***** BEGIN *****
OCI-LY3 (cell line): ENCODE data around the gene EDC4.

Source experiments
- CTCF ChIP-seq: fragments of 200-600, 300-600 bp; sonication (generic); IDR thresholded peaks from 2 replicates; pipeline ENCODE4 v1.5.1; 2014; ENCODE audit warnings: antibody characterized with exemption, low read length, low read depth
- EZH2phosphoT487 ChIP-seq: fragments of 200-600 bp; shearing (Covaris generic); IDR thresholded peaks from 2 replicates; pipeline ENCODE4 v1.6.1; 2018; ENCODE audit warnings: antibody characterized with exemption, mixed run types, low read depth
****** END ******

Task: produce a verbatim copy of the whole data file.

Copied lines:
OCI-LY3 (cell line): ENCODE data around the gene EDC4.

Source experiments
- CTCF ChIP-seq: fragments of 200-600, 300-600 bp; sonication (generic); IDR thresholded peaks from 2 replicates; pipeline ENCODE4 v1.5.1; 2014; ENCODE audit warnings: antibody characterized with exemption, low read length, low read depth
- EZH2phosphoT487 ChIP-seq: fragments of 200-600 bp; shearing (Covaris generic); IDR thresholded peaks from 2 replicates; pipeline ENCODE4 v1.6.1; 2018; ENCODE audit warnings: antibody characterized with exemption, mixed run types, low read depth